//utter failure here, we need let the user know we just can’t do it

          MessageBox.Show(“Error trying to acquire authentication result: ” +

             acquireEx.Message);

       }

   }

 

   return ar;

}

Okay, now we have the most important part of the guts done, let’s go back and look at the basics of what Jeremy was showing in his post:

Retrieving Data via REST

This one is virtually identical to Jeremy’s code, it just a) uses my updated code for obtaining an access token and b) shows how to create the Resource ID that you want to use for getting content from your SharePoint sites.  I tested this code against a couple of different o365 tenants and I can happily <small tear in eye> say that it worked in both.

private async void RestListBtn_Click(object sender, EventArgs e)

{

   try

   {

       AuthenticationResult ar = await AcquireTokenAsync(CommonAuthority,

          GetSharePointHost(SiteUrlTxt.Text));

 

       if (ar != null)

       {

          string requestUrl = SiteUrlTxt.Text + “/_api/Web/Lists”;

 

          HttpClient hc = new HttpClient();

 

          //add the header with the access token

          hc.DefaultRequestHeaders.Authorization = new

             System.Net.Http.Headers.AuthenticationHeaderValue(

             “Bearer”, ar.AccessToken);

 

          HttpResponseMessage hrm = await hc.GetAsync(new Uri(requestUrl));

 

          if (hrm.IsSuccessStatusCode)

             ResultsTxt.Text = await hrm.Content.ReadAsStringAsync();

          else

             MessageBox.Show(“Unable to get subscription information.”);

       }

   }

   catch (Exception ex)

   {

       MessageBox.Show(“Error: ” + ex.Message);

   }

}

 

private string GetSharePointHost(string url)

{

   Uri theHost = new Uri(url);

   return theHost.Scheme + “://” + theHost.Host + “/”;

}

The main thing to call out here really is the GetSharePointHost method that creates the Url that is used as the Resource ID when getting an access token.  The net of this advice is that no matter where your SharePoint site lives, you really want to use the root site as the Resource ID.  So if your o365 site is https://steve.sharepoint.com/sites/blazers, the Resource ID to get an access token should be https://steve.sharepoint.com.  Doesn’t matter where the site is in that hierarchy – from the root all the way down as far as you want to go – you want to make sure you use the root site as the Resource ID.  About a billion thanks to Dan K. for clearing that up for me; your Christmas card is in the mail!  The other thing worth noting is that you MUST include a trailing slash on the Url that you use as the Resource ID.  It cause ADAL no end of pain and suffering when you leave that out.  Both of these little gems are captured in those two lines of code above.  Yay!

Retrieving Data via CSOM

This one is also quite similar to Jeremy’s…again the main differences are that it uses my standard method to get the access token, and for some reason I get a somewhat different class naming structure for my WebRequestEventArgs.  Here’s the relevant code:

private void CsomListBtn_Click(object sender, EventArgs e)

{

   try

   {

       ClientContext ctx = new ClientContext(SiteUrlTxt.Text);

       ctx.ExecutingWebRequest += ctx_ExecutingWebRequest;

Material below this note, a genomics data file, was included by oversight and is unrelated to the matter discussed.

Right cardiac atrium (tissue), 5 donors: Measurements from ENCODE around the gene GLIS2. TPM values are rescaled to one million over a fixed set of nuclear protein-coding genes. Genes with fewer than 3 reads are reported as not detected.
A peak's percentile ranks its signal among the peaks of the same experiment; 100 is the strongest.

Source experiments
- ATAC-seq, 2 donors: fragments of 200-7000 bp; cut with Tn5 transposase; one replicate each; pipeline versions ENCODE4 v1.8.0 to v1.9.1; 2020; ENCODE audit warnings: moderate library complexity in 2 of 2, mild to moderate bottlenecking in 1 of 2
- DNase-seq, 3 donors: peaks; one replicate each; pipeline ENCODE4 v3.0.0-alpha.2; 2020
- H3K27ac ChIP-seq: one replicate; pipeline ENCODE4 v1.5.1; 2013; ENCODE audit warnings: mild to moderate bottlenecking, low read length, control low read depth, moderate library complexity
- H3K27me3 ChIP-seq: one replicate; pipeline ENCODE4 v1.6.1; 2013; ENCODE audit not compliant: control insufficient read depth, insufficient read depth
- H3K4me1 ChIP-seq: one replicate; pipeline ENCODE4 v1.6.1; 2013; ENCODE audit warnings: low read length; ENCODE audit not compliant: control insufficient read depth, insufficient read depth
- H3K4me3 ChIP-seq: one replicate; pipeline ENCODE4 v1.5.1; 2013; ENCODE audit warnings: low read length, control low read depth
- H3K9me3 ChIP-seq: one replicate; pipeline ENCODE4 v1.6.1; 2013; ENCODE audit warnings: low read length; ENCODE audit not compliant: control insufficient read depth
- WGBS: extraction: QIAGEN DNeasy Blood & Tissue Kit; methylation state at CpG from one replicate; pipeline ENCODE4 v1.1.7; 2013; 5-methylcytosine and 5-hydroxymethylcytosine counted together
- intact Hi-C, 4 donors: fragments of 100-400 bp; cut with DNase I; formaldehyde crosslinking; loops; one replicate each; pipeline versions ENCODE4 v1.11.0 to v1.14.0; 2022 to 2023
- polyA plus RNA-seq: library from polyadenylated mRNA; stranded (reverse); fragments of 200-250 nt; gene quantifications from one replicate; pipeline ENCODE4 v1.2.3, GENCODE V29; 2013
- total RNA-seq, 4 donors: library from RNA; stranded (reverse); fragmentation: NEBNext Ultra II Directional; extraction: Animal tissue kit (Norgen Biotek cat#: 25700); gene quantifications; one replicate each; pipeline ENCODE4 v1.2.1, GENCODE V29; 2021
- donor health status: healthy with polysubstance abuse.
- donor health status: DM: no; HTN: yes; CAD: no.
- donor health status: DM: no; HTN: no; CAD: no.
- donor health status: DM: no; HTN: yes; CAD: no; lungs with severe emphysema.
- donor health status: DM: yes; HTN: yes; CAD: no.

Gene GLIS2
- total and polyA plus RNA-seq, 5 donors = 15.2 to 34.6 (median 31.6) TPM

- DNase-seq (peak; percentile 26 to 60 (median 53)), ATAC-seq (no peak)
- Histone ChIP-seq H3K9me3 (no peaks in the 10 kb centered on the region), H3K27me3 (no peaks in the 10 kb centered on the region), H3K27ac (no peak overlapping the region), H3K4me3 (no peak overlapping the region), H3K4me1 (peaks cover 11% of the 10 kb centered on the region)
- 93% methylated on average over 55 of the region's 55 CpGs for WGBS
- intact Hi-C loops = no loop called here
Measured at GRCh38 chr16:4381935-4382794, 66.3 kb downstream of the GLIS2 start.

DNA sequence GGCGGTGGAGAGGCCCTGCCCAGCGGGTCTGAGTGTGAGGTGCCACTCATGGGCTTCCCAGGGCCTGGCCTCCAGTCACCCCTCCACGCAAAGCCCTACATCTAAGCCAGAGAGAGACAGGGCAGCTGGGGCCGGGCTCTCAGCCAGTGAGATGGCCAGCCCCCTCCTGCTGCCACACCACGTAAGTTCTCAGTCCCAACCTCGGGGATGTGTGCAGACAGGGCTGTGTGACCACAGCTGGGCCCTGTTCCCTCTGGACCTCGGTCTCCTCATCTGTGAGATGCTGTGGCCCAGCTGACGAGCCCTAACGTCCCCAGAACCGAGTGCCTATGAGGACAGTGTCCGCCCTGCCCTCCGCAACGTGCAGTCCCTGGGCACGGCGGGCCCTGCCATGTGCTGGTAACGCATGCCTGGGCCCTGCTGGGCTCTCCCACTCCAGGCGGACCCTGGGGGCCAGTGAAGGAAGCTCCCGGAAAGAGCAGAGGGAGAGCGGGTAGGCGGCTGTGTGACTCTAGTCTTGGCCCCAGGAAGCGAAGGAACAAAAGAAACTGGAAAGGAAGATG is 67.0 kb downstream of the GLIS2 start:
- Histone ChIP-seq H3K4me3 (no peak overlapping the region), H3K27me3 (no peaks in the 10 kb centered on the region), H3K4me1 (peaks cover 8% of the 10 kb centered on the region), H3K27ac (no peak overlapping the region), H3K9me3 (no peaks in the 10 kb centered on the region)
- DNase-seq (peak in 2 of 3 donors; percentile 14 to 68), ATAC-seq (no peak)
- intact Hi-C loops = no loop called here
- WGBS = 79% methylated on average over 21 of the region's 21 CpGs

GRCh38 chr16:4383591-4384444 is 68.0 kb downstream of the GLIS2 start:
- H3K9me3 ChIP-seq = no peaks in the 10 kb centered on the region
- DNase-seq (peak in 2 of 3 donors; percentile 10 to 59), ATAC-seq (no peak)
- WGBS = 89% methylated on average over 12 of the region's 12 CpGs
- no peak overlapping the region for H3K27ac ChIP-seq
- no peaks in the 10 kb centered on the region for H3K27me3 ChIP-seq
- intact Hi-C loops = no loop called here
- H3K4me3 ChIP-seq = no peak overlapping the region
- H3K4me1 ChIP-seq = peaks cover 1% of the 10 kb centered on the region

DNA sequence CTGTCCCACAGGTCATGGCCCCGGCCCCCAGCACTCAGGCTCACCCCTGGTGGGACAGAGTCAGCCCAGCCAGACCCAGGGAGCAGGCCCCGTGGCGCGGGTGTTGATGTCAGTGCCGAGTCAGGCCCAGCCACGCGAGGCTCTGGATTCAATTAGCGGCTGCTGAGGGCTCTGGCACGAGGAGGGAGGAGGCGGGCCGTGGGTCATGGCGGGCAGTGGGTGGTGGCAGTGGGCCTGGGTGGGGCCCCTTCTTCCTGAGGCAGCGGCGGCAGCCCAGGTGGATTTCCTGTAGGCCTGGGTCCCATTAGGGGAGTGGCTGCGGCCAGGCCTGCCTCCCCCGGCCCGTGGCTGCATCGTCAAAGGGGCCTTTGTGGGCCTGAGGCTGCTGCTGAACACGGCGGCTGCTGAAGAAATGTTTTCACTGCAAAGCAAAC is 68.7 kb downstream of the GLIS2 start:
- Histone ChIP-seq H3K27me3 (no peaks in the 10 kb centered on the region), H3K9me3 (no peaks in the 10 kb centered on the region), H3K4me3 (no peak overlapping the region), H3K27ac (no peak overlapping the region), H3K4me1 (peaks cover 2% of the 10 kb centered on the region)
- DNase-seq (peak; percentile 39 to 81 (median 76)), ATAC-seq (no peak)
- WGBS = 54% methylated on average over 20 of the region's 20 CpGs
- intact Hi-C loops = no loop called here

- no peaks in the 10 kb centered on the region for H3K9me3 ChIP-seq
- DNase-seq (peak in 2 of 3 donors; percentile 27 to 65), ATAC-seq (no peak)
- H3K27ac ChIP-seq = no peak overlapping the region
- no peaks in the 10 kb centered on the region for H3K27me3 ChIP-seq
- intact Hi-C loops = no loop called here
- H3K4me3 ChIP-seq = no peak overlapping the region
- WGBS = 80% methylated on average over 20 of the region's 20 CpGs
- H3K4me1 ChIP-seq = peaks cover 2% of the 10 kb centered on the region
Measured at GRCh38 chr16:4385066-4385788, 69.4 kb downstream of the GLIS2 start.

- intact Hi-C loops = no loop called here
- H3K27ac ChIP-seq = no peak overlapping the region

ctx.Load(ctx.Web.Lists);

 

       ctx.ExecuteQuery();

 

       string theLists = string.Empty;

 

       foreach (List lst in ctx.Web.Lists)

       {

          theLists += lst.Title + Environment.NewLine;

       }

 

       ResultsTxt.Text = theLists;

   }

   catch (Exception ex)

   {

       MessageBox.Show(“Error: ” + ex.Message);

   }

}

 

async void ctx_ExecutingWebRequest(object sender, WebRequestEventArgs e)

{

   AuthenticationResult ar = await AcquireTokenAsync(CommonAuthority,

       GetSharePointHost(SiteUrlTxt.Text));

 

   if (ar != null)

   {

       e.WebRequestExecutor.RequestHeaders[“Authorization”] =

          “Bearer ” + ar.AccessToken;

   }

}

So there you have it.  I must say, I find this ridiculously cool.  Many thanks to Jeremy for his original post and for the loads of people who basked in the glory of pointing out to me that I missed it.  :-)   Just kidding of course, I love having a legion of friends that can read on my behalf and get me pointed in the right direction as needed.  Hopefully this post will help one of you in the same way.  I’ve attached the complete source code to this post, so just change the ClientID and ReturnUri variables after you create your application and you should be good to go.  As usual, I’ve also included the Word document from which this sorry mess of Notepad-like content was created.

You can download the attachment here:

4 thoughts on “Using ADAL Access Tokens with o365 REST APIs and CSOM

  1. Thx for that. Things are moving so quickly that it is really difficult to find your way trough the outdated contents of the web!

    Quick question for you about the Office365 API, is there an API to access SharePoint ? The only samples I see around are for My Files which I believe is the onedrive for business.

    is the Office365 API going to replace CSOM when it comes to sharepoint on the cloud ?

    Thx

    Like

    • Actually the access token you get for accessing an Office 365 API can be used for many CSOM calls against SharePoint. I don’t have a complete list (and never will), but it’s something I’ve done in simple situations multiple times.

      Like